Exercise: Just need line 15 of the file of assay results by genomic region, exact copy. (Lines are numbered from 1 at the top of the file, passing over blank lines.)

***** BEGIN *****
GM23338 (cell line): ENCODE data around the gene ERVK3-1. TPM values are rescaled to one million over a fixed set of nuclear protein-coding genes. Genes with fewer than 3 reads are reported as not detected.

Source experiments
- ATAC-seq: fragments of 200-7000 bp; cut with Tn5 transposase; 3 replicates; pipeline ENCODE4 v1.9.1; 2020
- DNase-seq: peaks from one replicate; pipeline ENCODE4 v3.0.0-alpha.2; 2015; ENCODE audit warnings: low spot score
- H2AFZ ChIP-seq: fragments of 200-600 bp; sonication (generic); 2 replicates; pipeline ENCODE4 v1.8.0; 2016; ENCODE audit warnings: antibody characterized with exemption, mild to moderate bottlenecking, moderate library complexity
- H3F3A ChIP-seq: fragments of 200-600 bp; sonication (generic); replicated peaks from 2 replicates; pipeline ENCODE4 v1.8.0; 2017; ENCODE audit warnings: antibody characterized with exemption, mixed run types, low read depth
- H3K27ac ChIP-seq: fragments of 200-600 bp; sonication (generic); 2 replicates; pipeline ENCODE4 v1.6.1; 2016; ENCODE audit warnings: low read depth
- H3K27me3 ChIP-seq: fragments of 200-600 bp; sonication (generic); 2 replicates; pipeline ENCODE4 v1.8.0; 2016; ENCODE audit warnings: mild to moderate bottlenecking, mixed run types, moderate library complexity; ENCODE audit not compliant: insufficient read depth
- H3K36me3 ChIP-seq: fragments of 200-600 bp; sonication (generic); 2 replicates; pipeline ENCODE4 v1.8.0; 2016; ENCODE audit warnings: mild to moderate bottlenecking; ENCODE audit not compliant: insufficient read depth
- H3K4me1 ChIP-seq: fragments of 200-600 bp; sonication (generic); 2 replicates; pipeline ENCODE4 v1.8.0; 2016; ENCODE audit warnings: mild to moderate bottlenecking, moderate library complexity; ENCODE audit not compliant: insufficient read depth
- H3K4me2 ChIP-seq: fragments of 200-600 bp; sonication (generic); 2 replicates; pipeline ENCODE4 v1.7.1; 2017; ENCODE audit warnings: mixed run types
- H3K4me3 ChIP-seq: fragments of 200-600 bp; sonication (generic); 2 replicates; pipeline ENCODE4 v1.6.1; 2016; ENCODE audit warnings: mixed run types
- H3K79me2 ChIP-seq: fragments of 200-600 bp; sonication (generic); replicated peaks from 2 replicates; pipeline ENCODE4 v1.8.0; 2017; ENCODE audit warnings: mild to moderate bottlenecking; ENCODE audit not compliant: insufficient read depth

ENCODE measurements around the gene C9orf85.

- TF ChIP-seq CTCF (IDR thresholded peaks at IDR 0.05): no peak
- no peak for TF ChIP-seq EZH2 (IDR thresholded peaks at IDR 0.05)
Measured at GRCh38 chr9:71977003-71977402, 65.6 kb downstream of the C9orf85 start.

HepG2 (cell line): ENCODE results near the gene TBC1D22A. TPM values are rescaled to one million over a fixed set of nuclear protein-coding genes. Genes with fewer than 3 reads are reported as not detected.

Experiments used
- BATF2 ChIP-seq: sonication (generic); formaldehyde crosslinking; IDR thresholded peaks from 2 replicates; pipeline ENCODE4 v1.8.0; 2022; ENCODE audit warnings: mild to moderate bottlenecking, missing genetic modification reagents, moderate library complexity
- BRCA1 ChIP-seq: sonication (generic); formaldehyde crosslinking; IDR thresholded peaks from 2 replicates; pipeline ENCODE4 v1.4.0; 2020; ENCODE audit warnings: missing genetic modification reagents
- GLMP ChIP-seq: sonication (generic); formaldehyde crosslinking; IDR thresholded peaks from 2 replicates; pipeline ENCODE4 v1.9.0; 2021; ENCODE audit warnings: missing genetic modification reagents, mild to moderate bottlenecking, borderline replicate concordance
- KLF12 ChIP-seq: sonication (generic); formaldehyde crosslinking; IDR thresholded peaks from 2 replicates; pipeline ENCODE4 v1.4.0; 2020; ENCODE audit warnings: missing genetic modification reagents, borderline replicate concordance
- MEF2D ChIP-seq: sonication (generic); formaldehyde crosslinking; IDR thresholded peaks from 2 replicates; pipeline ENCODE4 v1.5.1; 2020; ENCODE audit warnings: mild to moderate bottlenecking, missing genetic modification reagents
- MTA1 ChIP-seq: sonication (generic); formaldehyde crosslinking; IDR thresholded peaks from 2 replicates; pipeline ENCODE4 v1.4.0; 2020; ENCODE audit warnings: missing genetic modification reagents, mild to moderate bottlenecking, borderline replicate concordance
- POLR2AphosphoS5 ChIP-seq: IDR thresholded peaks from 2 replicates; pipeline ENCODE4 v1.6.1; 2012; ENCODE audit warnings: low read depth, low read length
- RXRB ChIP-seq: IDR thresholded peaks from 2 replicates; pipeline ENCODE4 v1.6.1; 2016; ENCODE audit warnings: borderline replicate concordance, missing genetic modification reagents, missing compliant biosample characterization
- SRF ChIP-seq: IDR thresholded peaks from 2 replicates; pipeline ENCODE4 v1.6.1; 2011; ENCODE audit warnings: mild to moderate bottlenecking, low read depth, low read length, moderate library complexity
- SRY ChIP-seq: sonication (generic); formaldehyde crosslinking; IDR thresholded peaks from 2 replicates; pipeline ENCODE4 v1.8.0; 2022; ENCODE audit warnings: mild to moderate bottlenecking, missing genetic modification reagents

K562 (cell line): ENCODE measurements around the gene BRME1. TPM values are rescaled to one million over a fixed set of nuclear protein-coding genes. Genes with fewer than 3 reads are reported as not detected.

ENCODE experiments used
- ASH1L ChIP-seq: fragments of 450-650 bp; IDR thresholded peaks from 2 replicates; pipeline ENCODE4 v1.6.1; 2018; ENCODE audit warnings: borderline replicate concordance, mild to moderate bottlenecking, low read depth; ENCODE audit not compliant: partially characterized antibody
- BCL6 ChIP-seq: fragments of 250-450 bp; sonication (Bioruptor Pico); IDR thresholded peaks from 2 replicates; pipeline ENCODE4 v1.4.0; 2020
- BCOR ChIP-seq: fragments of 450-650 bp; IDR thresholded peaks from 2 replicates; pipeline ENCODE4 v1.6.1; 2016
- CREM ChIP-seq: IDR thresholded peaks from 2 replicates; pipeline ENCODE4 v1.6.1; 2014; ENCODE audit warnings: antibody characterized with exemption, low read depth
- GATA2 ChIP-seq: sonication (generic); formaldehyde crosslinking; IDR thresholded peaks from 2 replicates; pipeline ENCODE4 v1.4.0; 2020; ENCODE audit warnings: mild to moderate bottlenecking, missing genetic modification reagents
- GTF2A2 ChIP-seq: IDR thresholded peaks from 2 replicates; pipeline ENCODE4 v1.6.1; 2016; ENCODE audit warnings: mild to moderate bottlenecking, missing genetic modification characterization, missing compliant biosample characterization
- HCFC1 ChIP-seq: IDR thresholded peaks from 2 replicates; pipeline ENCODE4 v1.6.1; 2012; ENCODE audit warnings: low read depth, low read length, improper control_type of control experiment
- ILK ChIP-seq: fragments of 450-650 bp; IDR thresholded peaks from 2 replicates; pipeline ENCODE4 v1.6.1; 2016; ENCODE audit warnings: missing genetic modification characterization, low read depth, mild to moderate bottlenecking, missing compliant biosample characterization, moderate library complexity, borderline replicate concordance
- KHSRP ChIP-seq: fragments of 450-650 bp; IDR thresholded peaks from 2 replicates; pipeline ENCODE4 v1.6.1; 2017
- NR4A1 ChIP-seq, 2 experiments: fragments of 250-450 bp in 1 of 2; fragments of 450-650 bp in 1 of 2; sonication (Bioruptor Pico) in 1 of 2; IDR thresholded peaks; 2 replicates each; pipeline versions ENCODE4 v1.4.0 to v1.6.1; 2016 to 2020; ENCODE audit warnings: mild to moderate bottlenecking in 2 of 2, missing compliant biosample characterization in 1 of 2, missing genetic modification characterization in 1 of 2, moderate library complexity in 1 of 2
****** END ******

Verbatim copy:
- TF ChIP-seq CTCF (IDR thresholded peaks at IDR 0.05): no peak